By Quin Hillyer at PJ Media;
By now, we “get it.” We understand. As all of this week’s standard readings tell us, and as both Old and New Testaments tell us in plenty of other places as well, we all are called to act selflessly, to “leave [part of our harvest] for the poor,” and to “give to anyone who begs from [us],” and otherwise to show charity, compassion, and generosity to the less fortunate. Or, more simply, as written in Leviticus 19:18 and as later repeated by Christ as the second of the two Great Commandments, “you shall love your neighbor as yourself.”
We know, therefore, what we are called to do. The question is, how best to do it? While this is no political column, it is worth noting that in all these passages, the onus is on us as individuals, through our own will — not through government compulsion — to act charitably and compassionately. This does not mean that government has no role in combating poverty, but it does indicate that we cannot substitute government action for our own private actions and pretend that we have therefore met God’s commandments. It also means we can have different opinions about whether government relief is the most efficacious means of giving aid, and about all sorts of other policy questions that have exactly nothing to do with meeting our obligations as followers of God.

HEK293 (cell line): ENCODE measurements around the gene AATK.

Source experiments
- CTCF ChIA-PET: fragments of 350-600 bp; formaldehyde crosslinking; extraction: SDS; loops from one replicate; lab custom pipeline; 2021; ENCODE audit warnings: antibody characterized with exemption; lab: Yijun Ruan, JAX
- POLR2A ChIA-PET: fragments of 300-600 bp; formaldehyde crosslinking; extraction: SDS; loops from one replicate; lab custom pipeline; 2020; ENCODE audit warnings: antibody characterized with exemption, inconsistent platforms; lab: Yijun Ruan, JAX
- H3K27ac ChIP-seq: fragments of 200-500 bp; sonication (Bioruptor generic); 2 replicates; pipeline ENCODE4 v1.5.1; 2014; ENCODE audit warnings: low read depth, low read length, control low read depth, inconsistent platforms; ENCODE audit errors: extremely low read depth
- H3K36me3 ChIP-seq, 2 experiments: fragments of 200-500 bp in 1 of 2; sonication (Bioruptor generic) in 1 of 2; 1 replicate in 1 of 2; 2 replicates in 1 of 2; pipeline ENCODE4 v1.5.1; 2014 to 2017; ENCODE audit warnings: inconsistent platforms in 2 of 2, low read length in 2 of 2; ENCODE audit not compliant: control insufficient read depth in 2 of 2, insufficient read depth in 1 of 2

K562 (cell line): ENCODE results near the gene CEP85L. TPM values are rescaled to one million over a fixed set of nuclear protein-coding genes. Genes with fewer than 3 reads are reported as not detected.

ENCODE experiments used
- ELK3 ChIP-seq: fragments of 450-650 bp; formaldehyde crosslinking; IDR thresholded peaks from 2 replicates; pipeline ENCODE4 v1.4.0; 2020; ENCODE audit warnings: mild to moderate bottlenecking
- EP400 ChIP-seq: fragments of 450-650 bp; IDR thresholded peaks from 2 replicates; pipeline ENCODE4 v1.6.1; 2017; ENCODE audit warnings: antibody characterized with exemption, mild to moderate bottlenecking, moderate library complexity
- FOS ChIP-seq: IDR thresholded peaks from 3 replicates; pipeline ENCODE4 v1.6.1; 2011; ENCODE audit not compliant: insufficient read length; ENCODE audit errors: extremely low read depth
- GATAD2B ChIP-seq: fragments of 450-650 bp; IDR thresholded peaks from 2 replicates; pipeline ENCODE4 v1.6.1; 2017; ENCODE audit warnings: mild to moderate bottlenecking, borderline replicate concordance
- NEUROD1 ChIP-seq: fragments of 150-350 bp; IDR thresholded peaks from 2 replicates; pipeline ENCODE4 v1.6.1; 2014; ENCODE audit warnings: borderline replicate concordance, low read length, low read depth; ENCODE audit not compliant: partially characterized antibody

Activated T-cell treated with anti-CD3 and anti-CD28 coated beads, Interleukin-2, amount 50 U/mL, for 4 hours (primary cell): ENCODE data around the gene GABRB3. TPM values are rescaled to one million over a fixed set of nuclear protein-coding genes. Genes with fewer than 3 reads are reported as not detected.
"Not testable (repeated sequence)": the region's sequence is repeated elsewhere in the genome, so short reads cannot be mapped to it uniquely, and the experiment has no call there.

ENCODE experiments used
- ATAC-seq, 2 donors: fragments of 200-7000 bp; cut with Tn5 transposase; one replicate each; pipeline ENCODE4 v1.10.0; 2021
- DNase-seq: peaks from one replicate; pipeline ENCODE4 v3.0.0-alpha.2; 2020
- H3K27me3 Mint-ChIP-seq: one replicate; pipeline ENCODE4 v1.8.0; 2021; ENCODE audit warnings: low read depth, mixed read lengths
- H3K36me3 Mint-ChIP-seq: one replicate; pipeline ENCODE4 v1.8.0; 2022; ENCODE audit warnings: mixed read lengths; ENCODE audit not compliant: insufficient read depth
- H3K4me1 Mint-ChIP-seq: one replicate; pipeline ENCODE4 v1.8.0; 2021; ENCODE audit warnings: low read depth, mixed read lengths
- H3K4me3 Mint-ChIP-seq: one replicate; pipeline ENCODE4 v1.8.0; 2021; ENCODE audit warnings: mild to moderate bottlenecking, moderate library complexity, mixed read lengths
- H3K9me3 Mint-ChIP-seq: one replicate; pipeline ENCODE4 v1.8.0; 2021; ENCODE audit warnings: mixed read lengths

Therefore, having set aside all questions of policy and politics, how, as individuals, are we called to carry out these instructions?
As is always the case when reading the Bible, context is crucial…..
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